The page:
Charles H. Nicholson Clinical Tour

Charles (Charlie) Nicholson was a prolific and widely respected general surgeon at the Lexington Clinic. He practiced at St. Joseph, Central Baptist and Good Samaritan Hospitals from 1964 until 1996, caring for patients and educating hundreds of surgical residents. Dr. Nicholson’s legacy is as a compassionate and caring physician, superb clinical and technical surgeon, dedicated teacher and colleague. After Charlie’s untimely death in 1999, members of the Lexington surgical community established the Nicholson Clinical Tour to honor and memorialize their long-time partner and friend. The Nicholson Clinical Tour is to be awarded to senior surgical residents so they may serve as visiting surgeons. Visiting and studying under experts in difference centers, cities, or parts of the world has a long tradition in surgery. The Nicholson Clinical Tour makes such tutelage possible for senior residents who have demonstrated strong character, broad knowledge, high technical skill and commitment to the profession, those characteristics that best describe Charles H. Nicholson.


Charles H. Nicholson was born in Harlan, Kentucky on February 28, 1931. He attended high school at the Kentucky Military Institute in Lynden, Kentucky and graduated at 16. He then attended Vanderbilt University, earning a BA and MD and graduated in 1955. He went to Strong Memorial Hospital at the University of Rochester in New York where he served as intern, resident and chief resident alongside fellow resident Seymour Schwartz. Like many young surgeons at that time, Dr. Nicholson served in the U.S. Military, being deployed to Wiesbaden Germany as a surgical consultant with the U.S. Air Force from 1960-1963. He received a Commendation Medal. He returned to Strong Memorial as Clinical Instructor of Surgery in 1963 before taking his fellowship in cardiac surgery at the University of Florida in 1964.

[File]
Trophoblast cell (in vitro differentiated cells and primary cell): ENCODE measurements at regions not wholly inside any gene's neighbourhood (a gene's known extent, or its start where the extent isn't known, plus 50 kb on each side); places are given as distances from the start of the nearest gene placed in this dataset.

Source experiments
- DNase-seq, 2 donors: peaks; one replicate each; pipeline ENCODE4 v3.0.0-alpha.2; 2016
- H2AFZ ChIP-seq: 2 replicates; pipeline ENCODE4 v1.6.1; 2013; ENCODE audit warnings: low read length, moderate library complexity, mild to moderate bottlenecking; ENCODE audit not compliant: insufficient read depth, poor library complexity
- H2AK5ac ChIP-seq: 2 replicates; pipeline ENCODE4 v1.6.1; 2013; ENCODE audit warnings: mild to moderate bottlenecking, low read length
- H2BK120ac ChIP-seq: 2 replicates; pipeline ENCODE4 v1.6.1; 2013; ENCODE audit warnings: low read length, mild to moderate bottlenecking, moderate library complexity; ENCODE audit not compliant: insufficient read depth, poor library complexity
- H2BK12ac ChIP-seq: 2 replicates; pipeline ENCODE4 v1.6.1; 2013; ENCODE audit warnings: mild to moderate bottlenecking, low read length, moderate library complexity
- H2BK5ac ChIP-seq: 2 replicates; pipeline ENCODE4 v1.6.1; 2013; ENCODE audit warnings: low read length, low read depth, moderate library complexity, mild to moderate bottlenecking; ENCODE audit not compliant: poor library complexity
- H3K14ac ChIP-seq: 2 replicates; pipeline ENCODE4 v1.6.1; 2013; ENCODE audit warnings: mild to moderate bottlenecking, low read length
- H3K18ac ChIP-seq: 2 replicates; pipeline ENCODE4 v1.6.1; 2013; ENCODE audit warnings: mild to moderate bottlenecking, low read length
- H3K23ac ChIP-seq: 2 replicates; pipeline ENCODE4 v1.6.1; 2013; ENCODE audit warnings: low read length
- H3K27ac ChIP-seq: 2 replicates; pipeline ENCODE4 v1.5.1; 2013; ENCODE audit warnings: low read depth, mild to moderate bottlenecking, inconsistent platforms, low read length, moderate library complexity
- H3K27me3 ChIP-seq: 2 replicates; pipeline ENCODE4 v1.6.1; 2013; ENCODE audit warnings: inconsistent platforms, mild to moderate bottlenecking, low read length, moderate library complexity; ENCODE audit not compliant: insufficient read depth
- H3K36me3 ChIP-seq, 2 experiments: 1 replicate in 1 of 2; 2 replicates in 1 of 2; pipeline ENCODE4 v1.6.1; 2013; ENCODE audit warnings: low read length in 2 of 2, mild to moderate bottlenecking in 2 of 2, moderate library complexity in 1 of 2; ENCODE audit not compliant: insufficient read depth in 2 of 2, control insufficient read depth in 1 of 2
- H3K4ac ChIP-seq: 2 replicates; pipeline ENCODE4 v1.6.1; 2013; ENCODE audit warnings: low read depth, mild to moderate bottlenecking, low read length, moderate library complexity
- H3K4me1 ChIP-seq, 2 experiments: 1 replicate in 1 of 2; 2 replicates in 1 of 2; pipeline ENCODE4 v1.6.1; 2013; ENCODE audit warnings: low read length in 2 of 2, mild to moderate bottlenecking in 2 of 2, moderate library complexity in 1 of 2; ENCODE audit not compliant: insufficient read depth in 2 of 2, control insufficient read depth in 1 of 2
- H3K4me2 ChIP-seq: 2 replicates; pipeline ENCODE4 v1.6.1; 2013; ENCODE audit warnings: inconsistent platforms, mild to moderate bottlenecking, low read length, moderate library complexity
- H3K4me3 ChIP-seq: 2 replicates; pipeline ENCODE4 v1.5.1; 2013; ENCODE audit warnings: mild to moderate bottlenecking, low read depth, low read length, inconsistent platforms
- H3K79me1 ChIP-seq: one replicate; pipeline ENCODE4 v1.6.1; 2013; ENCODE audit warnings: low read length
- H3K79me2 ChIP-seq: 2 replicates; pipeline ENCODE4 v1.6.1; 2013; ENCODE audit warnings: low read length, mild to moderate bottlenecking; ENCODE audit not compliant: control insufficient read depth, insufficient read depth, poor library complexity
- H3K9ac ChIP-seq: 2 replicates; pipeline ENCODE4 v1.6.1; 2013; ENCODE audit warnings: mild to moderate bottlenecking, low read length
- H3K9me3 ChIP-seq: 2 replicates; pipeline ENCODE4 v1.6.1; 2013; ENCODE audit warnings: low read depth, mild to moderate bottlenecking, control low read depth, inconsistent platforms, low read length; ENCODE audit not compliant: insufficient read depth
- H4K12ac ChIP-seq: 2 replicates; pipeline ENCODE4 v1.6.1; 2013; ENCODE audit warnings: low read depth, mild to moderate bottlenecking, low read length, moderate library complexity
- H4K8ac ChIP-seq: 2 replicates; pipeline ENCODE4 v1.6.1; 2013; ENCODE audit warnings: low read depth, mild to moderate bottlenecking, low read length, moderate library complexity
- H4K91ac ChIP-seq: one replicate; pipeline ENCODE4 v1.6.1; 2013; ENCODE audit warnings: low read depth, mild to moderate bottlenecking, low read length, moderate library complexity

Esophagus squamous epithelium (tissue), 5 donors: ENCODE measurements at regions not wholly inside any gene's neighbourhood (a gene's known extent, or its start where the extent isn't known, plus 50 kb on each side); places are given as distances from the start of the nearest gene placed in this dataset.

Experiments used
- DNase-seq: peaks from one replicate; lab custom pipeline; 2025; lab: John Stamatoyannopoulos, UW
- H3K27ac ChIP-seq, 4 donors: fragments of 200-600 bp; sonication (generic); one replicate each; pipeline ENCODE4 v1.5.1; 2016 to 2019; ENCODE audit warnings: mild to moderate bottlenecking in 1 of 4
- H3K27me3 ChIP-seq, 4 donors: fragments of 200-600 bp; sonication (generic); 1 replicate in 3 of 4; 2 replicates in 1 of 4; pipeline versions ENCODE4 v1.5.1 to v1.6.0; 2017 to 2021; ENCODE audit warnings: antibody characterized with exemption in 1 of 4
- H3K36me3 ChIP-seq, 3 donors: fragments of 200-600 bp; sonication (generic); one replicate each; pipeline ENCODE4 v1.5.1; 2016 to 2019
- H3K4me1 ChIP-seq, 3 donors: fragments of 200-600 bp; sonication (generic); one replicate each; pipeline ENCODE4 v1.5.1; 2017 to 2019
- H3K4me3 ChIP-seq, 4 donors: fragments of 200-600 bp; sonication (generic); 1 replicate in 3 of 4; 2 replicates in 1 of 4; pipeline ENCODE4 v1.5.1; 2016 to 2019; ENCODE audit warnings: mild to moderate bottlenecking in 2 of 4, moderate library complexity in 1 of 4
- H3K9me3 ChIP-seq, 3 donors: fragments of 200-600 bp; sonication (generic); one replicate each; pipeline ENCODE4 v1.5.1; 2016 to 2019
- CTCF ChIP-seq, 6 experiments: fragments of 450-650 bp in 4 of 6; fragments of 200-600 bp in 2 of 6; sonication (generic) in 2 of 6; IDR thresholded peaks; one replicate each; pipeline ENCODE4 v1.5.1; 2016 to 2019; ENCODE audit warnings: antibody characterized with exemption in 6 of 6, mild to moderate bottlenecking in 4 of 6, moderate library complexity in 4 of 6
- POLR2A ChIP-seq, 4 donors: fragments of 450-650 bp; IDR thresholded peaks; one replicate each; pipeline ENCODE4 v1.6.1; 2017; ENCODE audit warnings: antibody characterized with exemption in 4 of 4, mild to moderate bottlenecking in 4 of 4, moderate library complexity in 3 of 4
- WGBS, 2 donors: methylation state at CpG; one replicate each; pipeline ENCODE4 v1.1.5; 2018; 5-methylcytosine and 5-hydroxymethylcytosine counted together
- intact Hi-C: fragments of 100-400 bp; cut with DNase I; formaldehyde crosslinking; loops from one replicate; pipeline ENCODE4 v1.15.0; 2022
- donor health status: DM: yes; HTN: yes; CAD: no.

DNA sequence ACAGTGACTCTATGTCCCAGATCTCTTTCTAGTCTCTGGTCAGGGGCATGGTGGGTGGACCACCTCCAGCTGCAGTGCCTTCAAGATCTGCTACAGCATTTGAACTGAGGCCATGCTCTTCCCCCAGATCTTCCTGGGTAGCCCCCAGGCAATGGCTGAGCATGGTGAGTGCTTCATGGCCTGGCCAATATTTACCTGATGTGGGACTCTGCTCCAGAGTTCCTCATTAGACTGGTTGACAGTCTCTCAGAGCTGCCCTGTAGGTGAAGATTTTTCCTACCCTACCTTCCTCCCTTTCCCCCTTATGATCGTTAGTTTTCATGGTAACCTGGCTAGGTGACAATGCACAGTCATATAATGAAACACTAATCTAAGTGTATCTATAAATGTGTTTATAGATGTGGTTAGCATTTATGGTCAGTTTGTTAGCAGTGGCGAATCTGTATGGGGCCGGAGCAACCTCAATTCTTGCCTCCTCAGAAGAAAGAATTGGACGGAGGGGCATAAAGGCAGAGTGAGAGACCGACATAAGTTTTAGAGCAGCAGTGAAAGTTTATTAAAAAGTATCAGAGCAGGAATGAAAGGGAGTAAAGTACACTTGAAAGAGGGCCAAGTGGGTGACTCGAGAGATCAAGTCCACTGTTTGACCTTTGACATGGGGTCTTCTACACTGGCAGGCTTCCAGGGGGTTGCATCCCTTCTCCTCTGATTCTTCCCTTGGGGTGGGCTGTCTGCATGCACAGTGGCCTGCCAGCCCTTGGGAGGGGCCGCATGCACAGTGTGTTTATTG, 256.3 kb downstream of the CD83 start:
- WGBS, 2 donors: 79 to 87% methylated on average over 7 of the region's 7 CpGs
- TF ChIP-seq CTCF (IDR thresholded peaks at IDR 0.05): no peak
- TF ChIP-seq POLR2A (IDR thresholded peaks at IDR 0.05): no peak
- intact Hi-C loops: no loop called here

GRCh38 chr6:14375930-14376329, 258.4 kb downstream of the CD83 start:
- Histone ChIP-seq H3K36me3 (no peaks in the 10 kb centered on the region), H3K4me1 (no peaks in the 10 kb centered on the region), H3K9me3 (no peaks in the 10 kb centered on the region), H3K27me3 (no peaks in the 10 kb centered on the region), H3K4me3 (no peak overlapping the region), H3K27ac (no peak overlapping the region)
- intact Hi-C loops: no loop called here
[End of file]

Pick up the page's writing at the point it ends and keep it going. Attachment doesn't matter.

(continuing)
Dr. Nicholson returned to Kentucky to establish a practice in General and Thoracic Surgery at the Lexington Clinic in 1965. His scope of practice was very broad which was unusual in Lexington at the time, including esophageal, vascular, hepatic, endocrine and pediatric surgery and more common general surgical procedures. In addition to being a skilled clinical surgeon, Dr. Nicholson was an outstanding teacher. Dr. David Richardson, another iconic Kentucky surgeon said, “Charles Nicholson (and Richard Floyd, his clinic partner) probably had as much impact on my career as about anyone, in that they gave me a direction to follow in my clinical training and practice.”

Dr. Nicholson worked hard to serve the Lexington medical community and was a leader. He was Treasurer of the Central Kentucky Blood Center in 1980. He was Chief of Surgery at the Lexington Clinic, President of St. Joseph Hospital, President of the Lexington Surgical Society, and President of the Kentucky Chapter of the American College of Surgeons. He was a member of the Southern Surgical Association, one of surgery’s most prestigious societies. He was a surgeon scientist; he published during his early surgical career and he lectured locally and regionally, including at UK, during his practice in Lexington. Dr. Nicholson’s greatest passion was his family: his wife Jackie, a prominent Bluegrass philanthropist, and his children Beth, Greg and David. Charlie Nicholson retired from surgical practice in 1996.